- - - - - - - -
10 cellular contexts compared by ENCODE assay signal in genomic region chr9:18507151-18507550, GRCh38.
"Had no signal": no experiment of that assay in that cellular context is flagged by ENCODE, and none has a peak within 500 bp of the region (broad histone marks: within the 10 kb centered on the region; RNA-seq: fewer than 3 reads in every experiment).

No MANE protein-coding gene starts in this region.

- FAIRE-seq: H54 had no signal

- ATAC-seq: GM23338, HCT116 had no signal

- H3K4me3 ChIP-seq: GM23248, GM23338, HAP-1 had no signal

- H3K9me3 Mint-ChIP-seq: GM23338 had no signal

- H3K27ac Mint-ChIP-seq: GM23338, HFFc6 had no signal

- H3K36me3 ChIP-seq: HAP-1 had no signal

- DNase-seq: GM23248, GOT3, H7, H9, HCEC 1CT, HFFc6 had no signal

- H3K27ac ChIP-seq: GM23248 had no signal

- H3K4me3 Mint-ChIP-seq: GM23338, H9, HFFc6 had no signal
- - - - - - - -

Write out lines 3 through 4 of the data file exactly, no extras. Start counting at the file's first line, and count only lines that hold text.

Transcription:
No MANE protein-coding gene starts in this region.

- FAIRE-seq: H54 had no signal